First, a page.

By Nadia Mifka Profozic, University of Auckland
This book is a collection of state-of-the-art articles that aim to promote insights from cognitive linguistics (CL) in language teaching. As emphasized in the introduction, the focus of the volume is on instructed language learning which differs substantially from incidental learning in immersion situations. The book consists of three parts, each dealing with an aspect of the relationship between CL and language instruction. The first part points to the relevance and significance of teaching approaches informed by CL. The second part focuses on the content of teaching from CL perspective, and the third part considers methods of teaching that use insights from CL.
Part 1 begins with an article by John Taylor, addressing the issue of I(internal)-language and E(external)-language and exploring the differences between the generative and usage-based approaches. The following article by Rafael Alejo Gonzales, Ana Piquer Piriz, and Guadalupe Reveriego, examines the treatment of English phrasal verbs in Spanish course books, demonstrating that these books do not reflect the actual use of phrasal verbs as evident from corpus analysis. Xiaoyan Xia and Hans-Georg Wolf explore the psychological phenomenon in first language (L1) acquisition that a basic level of categorization is learned prior to higher levels of learning, and show that this finding is equally valid in second language (L2) acquisition. Helene Stengers, Frank Boers, Alex Housen, and June Eyckmans investigate the effects of pedagogically directed awareness of multi-word lexical ‘chunks’ in English and Spanish L2 classrooms. Their results indicate that activities that raise awareness alone may not be sufficient for acquisition.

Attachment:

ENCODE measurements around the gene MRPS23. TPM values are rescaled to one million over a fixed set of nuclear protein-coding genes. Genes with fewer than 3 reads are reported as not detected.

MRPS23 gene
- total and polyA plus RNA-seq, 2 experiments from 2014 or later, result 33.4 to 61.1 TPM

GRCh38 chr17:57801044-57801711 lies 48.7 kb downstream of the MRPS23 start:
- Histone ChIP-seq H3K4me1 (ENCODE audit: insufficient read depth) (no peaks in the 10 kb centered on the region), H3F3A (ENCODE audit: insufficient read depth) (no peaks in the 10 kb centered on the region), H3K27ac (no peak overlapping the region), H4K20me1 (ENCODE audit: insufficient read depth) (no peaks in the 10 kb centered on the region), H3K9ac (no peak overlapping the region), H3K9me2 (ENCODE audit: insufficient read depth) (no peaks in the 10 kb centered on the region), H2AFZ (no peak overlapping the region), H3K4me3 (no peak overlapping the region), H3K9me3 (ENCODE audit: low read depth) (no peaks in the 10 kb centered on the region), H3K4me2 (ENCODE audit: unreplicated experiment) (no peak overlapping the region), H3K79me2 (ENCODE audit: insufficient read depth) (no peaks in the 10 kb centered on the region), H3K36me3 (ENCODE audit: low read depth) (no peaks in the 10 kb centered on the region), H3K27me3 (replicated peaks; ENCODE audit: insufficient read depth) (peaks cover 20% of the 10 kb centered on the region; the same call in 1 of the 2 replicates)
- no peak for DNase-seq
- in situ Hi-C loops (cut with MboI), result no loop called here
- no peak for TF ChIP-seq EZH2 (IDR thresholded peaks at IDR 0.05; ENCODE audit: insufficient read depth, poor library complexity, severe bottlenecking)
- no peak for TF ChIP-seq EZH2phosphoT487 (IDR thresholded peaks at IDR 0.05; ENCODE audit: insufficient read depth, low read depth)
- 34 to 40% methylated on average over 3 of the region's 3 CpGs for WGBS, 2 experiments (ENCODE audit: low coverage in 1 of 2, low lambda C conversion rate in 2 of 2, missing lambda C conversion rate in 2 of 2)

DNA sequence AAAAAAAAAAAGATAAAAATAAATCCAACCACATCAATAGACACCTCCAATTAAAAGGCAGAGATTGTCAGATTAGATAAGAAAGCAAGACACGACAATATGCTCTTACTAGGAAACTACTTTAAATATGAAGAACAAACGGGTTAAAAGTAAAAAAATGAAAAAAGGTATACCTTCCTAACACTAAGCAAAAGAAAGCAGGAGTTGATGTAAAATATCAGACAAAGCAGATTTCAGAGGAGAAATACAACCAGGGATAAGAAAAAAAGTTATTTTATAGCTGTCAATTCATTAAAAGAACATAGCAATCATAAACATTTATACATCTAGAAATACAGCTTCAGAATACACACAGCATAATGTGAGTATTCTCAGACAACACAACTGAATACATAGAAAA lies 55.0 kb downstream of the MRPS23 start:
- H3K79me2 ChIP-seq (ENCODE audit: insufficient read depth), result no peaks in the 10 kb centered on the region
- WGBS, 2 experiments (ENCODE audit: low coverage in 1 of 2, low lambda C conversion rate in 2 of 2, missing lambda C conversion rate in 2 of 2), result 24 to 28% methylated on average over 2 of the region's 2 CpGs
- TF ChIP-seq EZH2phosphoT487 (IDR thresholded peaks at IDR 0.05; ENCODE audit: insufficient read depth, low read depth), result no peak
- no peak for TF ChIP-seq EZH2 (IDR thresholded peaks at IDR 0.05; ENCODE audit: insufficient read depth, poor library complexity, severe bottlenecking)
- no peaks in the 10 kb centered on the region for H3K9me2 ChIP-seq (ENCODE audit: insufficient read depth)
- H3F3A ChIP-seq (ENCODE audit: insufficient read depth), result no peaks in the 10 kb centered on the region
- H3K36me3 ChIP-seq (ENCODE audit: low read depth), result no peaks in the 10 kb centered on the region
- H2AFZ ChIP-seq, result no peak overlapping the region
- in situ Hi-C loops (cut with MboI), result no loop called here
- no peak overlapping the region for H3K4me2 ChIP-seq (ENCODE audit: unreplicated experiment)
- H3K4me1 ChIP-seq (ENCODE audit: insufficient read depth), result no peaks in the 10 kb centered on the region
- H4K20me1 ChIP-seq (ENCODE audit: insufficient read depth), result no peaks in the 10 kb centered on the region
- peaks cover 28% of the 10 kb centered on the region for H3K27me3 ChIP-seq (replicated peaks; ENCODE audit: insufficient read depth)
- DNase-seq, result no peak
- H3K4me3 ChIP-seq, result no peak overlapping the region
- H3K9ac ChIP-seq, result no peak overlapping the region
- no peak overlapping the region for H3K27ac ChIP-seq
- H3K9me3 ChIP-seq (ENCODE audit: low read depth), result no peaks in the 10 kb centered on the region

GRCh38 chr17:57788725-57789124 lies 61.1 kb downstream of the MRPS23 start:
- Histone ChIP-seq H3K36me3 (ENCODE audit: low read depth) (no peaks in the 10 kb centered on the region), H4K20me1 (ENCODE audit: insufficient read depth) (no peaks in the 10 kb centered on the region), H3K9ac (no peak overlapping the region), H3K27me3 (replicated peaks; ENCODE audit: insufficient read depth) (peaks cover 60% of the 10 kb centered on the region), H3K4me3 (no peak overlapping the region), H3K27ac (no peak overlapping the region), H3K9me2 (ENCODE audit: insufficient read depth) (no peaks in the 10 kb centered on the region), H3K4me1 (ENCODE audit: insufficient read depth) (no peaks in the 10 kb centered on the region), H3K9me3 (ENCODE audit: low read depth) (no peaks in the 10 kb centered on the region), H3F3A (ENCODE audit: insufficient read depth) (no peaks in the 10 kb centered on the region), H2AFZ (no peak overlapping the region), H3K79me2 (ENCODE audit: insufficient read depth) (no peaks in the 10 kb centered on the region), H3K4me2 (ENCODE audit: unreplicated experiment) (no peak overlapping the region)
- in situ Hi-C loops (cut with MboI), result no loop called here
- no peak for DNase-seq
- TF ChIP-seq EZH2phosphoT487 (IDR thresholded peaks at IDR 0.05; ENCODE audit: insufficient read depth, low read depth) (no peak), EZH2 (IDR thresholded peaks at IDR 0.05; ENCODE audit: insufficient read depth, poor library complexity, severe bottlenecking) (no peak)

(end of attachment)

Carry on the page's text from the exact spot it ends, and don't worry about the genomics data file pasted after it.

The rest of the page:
In Part 2, JoAnne Neff-van Aertselaer, and Caroline Bunce report on a comparative crosslinguistic corpus analysis of the use of the verb have in advanced English as a foreign language (EFL) writing classes. Zhuo Jing-Schmidt argues for the use of concept explication in foreign language teaching, comparing three languages: Mandarin, German, and English. In their analysis of business press headlines, Honesto Herrera and Michael White argue for more efficient use of idioms in language courses. The article by Jeannette Littlemore, Phyllis Chen, Polly Liyen Tang, Almut Koester, and John Barnden examines the use of metaphor and metonymy in English discourse communities, and their relevance for English for specific purposes (ESP) teaching courses. David Eddington and Francisco Ruiz de Mendoza explore the relationship between argument construction and language processing, based on a priming experiment. The following article by Frank Boers, Julie Deconinck, and Seth Lindstromberg is concerned with the nature of ‘chunks’ and the phonological motivation they can have in assisting L2 instruction.
In Part 3, Kanako Cho reports the results of two studies that applied a cognitive approach in teaching English prepositions to Japanese learners. Phillip Hamrick and Salvatore Attardo focus on auxiliary selection in teaching the Italian passato prossimo. Based on their experiment, they discuss the pros and cons of CL and the traditional grammar approach. Ying-Hsueh Hu and Yu-Ying Fong explore obstacles that L2 learners may encounter when interpreting idioms based on conceptual metaphors. An article by Constanze Juchem-Grundmann and Tina Krennmayr looks at the ways of corpus analysis–based integration of metaphor into the business teaching materials. Christina Sanchez-Stockhammer explores the potential of lexical decomposition in teaching and learning English and German, and the final article of the book, by Helen Fraser, examines the application of CL in teaching pronunciation.